August 25, 2005
WOOSTER, Ohio — Visitors to The College of Wooster Art Museum will experience a trip back in time as they view “Ancient Ohio/Ancient Egypt,” Aug. 30 through Oct. 16 in Ebert Art Center (1220 Beall Ave.). The first exhibition of the 2005-2006 academic year promises a fascinating journey that brings to life two cultures that existed contemporaneously on different continents. Artifacts from the two cultures, on display in the Sussel Gallery and Burton D. Morgan Gallery, provide insight into the social systems, trade networks, and artistic developments of these ancient societies.
“What is most interesting about this exhibition are the parallels between the two societies, even though they had no contact whatsoever,” said Stephen Lucey, assistant professor of art history at The College of Wooster and curator of the exhibitions. “Both had a tradition of monumental architecture, religious beliefs, and elaborate artistic forms.”
“Ancient Ohio” showcases the indigenous Eastern Woodland cultures of the American Midwest during the period c. 1000 B.C.E. to C.E. 1000 through a variety of objects on loan from the Ohio Historical Society and the Wayne County Historical Society. Included in the exhibition are pendants, necklaces, rings, and bracelets, as well as tools and other artifacts. Also on display will be a variety of utilitarian objects, such as pottery or pipes that underwent a marked stylistic development in both form and decoration, as well as sculpture and tools made of clay, stone, metal, and various other media.
“The Woodland Period featured a number of cultural developments, most notably the emergence of sedentary lifestyles, complex societies, agricultural experiments, and sophisticated technological, artistic, and agricultural traditions,” said Lucey. “The range of skills required suggests a technical sophistication. These high standards of craftsmanship were matched by high-quality materials, such as exotic stone and metal imported from great distances. The stylistic similarities across media and object types suggests broad training in a number of areas, collaboration among artists, and an exchange of objects and ideas.”
“Ancient Egypt” spotlights The College of Wooster's Ptolemaic-era mummiform coffin from Akhmim, Egypt (c. 320-220 B.C.E.) along with information gleaned from last year’s CT scan of the mummy at Wooster Community Hosptial’s HealthPoint. The coffin, recently cleaned, lies in an exquisite display case, and includes imagery depicting gods and goddesses associated with the funerary cult and sacred hieroglyphic text running along the coffin’s lower legs. It also reveals the possible name of its occupant, “Ta-irty-bai” a female believed to be between 35 and 43 years of age at the time of her death. In addition, there will also be a forensic reconstruction of the mummy’s face on display in the gallery and a variety of related funerary objects from the Late Period, such as amulets (small plaques or pendants) and traditional jewelry forms intended to aid the deceased in the afterlife.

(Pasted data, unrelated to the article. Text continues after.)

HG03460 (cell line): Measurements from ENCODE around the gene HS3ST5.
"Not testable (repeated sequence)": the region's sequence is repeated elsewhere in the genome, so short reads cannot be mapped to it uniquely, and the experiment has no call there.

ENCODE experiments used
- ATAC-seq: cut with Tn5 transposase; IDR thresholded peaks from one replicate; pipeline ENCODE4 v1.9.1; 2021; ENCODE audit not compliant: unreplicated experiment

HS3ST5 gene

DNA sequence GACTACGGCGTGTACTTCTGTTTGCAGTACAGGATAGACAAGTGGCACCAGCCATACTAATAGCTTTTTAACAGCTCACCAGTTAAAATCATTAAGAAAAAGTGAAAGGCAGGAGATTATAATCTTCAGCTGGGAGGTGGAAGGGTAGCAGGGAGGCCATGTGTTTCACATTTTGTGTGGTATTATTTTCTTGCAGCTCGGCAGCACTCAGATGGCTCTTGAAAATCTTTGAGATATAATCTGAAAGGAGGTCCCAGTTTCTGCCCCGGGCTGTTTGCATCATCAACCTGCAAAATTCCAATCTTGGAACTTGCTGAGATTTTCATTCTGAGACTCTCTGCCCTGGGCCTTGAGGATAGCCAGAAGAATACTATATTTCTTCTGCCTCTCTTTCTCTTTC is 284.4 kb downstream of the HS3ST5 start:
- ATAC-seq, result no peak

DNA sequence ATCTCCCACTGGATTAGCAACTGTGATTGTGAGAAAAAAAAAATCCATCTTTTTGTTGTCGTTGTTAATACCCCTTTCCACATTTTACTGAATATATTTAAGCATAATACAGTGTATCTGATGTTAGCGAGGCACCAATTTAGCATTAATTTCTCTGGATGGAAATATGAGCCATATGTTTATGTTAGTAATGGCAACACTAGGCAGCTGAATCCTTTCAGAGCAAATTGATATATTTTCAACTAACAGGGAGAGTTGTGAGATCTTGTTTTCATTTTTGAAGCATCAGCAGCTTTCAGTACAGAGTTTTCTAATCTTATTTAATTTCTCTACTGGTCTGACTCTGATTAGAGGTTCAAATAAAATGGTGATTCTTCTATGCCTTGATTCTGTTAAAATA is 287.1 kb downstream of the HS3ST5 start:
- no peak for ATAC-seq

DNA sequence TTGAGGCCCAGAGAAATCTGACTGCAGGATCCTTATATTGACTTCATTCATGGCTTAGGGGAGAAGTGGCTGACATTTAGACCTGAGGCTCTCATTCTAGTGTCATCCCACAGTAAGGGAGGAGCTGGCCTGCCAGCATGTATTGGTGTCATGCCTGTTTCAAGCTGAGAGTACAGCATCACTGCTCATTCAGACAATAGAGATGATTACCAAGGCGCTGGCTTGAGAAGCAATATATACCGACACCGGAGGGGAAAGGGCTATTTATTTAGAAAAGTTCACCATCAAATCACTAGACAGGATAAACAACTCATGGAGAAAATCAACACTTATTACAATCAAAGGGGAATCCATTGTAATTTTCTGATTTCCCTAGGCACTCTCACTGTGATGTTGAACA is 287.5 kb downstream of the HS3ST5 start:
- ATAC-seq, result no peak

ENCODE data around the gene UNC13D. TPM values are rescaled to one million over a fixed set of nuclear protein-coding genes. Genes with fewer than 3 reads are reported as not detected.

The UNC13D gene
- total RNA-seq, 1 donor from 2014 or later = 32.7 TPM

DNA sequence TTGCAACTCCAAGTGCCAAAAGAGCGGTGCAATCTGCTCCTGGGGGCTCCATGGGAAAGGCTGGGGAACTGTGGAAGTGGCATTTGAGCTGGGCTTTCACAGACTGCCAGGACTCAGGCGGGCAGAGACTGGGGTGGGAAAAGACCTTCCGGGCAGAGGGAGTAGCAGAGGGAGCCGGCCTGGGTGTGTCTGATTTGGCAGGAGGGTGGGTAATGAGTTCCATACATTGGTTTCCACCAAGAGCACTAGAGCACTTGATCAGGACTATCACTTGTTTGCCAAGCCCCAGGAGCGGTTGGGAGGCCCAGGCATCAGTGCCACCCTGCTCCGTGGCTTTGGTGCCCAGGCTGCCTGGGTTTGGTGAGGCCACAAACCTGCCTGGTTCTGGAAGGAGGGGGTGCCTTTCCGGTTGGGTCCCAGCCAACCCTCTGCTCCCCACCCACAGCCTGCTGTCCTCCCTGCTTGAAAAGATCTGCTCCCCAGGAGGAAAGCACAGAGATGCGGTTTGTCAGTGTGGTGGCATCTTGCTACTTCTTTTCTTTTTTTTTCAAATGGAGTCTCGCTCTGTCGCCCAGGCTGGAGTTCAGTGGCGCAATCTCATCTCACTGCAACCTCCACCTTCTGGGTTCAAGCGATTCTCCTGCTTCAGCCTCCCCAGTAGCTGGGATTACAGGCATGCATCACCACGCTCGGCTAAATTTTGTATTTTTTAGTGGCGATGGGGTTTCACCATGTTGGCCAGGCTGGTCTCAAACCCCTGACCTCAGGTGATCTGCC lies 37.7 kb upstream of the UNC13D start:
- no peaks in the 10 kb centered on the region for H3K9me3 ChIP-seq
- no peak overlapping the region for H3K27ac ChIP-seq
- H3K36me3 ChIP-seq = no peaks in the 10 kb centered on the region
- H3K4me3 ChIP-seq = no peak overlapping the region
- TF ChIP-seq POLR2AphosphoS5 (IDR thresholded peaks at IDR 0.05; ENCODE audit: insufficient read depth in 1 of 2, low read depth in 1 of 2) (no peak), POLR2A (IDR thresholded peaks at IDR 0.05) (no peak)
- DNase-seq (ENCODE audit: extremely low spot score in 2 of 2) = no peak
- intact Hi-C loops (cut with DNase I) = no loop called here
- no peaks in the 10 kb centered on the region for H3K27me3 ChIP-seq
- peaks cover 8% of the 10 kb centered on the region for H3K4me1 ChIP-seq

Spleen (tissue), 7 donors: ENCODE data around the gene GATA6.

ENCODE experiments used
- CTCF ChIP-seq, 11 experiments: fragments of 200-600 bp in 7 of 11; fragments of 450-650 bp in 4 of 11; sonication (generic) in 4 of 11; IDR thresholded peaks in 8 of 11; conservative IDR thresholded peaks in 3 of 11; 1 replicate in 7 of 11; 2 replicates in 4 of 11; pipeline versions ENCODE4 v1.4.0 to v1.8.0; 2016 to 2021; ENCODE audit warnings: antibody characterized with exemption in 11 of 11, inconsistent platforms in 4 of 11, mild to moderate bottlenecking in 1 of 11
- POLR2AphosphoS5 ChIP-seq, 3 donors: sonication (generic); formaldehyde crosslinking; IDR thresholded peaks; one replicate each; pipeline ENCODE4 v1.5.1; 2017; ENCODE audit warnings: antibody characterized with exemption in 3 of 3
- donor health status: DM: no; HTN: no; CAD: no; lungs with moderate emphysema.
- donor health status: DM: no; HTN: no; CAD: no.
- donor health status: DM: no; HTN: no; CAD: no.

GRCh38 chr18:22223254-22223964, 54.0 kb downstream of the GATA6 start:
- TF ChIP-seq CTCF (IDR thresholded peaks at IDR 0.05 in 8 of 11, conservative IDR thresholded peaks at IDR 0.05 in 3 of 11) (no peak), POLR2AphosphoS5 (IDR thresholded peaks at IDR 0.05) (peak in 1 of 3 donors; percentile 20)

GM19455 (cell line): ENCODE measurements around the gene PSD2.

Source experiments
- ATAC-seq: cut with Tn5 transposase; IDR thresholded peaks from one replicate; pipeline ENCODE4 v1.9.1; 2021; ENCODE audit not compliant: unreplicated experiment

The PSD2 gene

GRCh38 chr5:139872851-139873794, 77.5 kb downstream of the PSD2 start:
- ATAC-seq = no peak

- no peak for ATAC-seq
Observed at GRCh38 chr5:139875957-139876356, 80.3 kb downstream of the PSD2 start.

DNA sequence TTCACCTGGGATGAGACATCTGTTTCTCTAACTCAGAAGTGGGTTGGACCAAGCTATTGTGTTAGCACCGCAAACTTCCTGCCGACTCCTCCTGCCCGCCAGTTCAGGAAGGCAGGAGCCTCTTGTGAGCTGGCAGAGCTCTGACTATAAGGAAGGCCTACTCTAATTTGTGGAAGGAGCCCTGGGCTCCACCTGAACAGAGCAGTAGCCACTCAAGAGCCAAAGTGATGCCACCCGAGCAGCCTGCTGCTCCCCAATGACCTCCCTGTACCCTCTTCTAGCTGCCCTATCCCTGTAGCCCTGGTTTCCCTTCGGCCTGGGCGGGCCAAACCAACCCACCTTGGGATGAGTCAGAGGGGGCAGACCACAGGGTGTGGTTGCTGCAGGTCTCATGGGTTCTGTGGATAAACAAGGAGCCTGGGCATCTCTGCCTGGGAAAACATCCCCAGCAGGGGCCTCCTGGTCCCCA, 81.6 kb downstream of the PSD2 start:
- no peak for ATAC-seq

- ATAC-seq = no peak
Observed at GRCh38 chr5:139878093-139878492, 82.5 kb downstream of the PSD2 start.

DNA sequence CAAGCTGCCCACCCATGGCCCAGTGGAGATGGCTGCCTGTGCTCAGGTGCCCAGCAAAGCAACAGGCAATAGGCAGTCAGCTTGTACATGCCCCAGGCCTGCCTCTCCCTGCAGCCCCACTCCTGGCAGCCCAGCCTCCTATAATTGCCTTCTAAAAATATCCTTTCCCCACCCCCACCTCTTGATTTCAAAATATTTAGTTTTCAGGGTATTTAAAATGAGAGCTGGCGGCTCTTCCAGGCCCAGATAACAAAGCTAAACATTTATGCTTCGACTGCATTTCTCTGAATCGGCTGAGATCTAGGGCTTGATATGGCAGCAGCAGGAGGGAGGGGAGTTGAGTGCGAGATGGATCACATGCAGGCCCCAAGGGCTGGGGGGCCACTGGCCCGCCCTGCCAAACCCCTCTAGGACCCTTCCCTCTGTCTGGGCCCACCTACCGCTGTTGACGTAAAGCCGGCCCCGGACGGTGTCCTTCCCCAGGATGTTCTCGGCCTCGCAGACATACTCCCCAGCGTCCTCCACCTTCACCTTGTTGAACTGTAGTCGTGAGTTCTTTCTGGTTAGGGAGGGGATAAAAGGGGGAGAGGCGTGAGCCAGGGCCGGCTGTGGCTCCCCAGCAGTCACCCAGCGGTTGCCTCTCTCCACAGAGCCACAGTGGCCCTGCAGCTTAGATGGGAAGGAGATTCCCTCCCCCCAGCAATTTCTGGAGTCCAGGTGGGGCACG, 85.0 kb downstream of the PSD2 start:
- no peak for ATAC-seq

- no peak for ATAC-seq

“The Wooster mummy and her coffin are products of Ptolemaic Egyptian society, which consisted of a Greek-Macedonian aristocracy, Greek military pensioners, and a large indigenous Egyptian population,” said Lucey. “Despite foreign influences, a powerful priestly class assured the Egyptian religious and cultural traditions would remain strong until the very end of the period.”
“Ancient Ohio/Ancient Egypt” is free and open to the public. Museum hours are Tuesday through Friday from 10:30 a.m. to 4:30 p.m. and Saturday and Sunday from 1-5 p.m. The opening reception will be Friday, Sept. 2 from 7-9 p.m., during which Lucey will present a gallery talk. There will also be a conversation in the gallery with Lucey on Thursday, Sept. 8, at noon. In addition, Bradley T. Lepper and Martha Potter Otto, curators of archaeology at the Ohio Historical Society, will give a lecture on Wednesday, Sept. 21, at 7 p.m., and Jonathan Elias, director of the Akhmim Mummy Studies Consortium, will deliver a lecture on Tuesday, Oct. 4, at 7 p.m. The final related event will be a roundtable discussion in the gallery featuring Lucey along with three other Wooster faculty members — Nigel Brush (archaeology), Nick Kardulias (archaeology and anthropology), and Greg Wiles (geology) — on Thursday, Oct. 13, at 7 p.m.
Exhibitions and related events are supported, in part, by the Ohio Arts Council with state tax dollars “to encourage economic growth, educational excellence, and cultural enrichment for all Ohioans.”
For more information, call 330-263-2388 or visit.
1189 Beall Avenue, Wooster, Ohio 44691. (330) 263-2000
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